“In order to get different observers to agree on how gravitation works, there can be no such thing as absolute space, absolute time, or a signal that propagates at infinite speed. Instead, space and time must both be relative for different observers, and signals can only propagate at speeds that exactly equal the speed of light (if the propagating particle is massless) or at speeds that are blow the speed of light (if the particle has mass).
In order for this to work out, though, there has to be an additional effect to cancel out the problem of a non-zero tangential acceleration, which is induced by a finite speed of gravity. This phenomenon, known as gravitational aberration, is almost exactly cancelled by the fact that General Relativity also has velocity-dependent interactions. As the Earth moves through space, for example, it feels the force from the Sun change as it changes its position, the same way a boat traveling through the ocean will come down in a different position as it gets lifted up and lowered again by a passing wave.”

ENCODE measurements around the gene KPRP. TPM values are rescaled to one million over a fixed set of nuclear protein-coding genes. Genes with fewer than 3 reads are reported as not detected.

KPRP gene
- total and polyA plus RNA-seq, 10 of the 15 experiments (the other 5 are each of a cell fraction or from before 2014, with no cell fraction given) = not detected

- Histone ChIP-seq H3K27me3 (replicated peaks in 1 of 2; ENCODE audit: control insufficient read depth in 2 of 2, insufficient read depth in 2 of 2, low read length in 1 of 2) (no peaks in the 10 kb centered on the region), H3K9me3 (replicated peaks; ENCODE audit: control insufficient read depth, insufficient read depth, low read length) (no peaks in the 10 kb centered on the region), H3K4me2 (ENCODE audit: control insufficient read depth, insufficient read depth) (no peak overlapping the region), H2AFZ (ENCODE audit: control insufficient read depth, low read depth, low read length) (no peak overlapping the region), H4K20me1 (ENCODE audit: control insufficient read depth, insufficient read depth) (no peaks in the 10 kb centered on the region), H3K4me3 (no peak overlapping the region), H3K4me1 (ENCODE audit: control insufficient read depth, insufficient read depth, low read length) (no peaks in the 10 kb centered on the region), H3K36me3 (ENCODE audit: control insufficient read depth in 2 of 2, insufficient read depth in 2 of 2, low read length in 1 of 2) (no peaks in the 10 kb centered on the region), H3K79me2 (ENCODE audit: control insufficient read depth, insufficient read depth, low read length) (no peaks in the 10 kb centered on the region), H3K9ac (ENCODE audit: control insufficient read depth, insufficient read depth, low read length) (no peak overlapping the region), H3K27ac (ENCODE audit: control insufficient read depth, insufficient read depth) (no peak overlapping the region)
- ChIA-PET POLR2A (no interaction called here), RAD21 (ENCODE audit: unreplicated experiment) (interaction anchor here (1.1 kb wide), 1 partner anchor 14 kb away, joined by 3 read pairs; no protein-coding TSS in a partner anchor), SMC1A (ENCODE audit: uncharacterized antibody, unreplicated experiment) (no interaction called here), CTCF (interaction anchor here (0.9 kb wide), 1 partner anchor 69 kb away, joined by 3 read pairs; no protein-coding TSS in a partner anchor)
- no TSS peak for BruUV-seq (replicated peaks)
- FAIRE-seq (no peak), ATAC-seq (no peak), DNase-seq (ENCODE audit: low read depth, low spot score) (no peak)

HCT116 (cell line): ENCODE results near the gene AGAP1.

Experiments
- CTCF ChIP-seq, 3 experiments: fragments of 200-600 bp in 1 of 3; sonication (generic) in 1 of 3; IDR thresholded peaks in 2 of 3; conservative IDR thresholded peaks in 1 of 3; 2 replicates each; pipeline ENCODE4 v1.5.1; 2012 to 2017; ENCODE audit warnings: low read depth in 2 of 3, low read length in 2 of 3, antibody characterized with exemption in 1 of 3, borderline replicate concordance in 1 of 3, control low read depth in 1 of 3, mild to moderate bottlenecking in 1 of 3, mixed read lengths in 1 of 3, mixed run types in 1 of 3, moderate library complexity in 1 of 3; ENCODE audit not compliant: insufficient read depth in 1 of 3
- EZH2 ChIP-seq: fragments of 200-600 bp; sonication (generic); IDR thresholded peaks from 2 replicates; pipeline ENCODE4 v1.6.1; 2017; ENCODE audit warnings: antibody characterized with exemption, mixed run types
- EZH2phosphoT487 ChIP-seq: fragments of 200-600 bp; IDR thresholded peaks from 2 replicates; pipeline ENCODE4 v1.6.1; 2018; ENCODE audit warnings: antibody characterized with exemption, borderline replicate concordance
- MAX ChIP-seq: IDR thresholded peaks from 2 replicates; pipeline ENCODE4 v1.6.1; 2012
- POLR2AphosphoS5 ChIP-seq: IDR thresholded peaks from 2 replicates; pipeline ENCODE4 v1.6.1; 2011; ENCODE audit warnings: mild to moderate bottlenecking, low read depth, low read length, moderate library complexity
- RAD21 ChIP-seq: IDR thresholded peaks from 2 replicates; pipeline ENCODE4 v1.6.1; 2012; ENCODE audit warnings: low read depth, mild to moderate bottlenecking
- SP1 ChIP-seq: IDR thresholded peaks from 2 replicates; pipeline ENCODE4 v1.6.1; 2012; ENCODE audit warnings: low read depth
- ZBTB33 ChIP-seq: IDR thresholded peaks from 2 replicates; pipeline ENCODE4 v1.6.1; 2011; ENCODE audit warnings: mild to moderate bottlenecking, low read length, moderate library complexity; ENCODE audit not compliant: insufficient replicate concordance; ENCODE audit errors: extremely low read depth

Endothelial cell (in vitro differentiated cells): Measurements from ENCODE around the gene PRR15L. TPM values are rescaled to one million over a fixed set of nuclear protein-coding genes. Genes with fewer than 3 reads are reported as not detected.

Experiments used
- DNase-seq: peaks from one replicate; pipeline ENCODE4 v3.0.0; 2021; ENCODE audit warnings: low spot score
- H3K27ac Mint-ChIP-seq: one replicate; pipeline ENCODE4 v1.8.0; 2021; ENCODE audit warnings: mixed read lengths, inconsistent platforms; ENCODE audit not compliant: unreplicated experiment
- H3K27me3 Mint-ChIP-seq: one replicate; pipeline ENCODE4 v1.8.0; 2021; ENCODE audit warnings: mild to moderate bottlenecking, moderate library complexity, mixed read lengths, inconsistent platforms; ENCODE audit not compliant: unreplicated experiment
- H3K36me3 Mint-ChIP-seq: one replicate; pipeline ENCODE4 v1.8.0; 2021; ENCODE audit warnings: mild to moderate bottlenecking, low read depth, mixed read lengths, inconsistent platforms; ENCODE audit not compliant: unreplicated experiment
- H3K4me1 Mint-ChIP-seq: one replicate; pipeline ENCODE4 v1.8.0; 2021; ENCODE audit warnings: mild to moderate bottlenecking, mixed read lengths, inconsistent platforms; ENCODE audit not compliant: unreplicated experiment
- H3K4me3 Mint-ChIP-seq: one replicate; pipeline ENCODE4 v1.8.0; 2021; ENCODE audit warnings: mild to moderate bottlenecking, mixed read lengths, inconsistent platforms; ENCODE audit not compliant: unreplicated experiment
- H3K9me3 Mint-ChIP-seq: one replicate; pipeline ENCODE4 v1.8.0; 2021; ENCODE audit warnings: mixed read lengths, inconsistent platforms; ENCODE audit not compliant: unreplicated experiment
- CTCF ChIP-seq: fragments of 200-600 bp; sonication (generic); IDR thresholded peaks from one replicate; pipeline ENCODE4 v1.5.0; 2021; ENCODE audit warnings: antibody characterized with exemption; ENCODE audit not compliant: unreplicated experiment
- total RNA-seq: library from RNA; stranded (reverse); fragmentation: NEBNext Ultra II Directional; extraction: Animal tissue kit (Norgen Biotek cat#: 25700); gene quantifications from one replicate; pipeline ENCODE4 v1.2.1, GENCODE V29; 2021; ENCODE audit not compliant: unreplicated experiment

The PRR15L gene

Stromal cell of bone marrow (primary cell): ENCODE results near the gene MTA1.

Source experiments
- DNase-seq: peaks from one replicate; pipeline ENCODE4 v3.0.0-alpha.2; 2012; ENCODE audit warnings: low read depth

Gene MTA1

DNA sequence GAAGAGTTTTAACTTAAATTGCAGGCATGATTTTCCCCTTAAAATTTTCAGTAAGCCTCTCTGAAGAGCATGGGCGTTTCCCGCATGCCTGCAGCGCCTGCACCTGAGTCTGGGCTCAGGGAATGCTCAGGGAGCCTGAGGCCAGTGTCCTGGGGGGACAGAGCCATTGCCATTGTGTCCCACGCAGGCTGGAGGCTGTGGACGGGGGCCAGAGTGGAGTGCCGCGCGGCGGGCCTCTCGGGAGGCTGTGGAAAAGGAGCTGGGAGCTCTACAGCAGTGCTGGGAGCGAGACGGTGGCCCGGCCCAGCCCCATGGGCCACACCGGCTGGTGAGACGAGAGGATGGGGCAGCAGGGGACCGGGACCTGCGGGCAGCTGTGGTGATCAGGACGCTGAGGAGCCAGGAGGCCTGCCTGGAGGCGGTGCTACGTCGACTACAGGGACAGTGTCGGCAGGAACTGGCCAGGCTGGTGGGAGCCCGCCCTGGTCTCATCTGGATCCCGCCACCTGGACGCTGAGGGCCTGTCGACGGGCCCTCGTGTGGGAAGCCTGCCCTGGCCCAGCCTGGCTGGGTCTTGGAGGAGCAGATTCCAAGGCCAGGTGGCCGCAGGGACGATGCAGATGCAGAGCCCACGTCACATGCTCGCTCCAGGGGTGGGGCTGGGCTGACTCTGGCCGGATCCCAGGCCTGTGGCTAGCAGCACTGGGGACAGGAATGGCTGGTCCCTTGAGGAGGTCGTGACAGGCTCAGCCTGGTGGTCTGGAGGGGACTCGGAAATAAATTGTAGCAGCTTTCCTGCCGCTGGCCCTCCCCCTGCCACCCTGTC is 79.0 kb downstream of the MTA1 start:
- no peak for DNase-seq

According to Newtonian gravity, space and time are absolute, and the gravitational force between any two objects is defined by the distance between them. In relativity, though, different observers don’t agree on distances, which means they won’t agree on forces, accelerations, or other properties of motion from a relativistic perspective. And yet, if you use Newton’s law of gravitation to compute the orbits of Solar System objects, it gets the right answer. If you instead tried to use Newton’s laws but allowed planets to be attracted to where the Sun was in the past, you’d get the wrong answer! Does this mean that the speed of gravity is infinite?
Hardly, but you have to dive deep into relativity to understand what else is up. Thankfully, we’ve done this, and you can enjoy the answer for yourself! Here’s why the speed of gravity must equal the speed of light.
“With an average speed of 47.36 km/s, Mercury moves very slow compared to the speed of light: at 0.0158% the speed of light in a vacuum. However, it moves at this speed relentlessly, every moment of every day of every year of every century. While the effects of Special Relativity might be small on typical experimental timescales, we’ve been watching the planets move for centuries.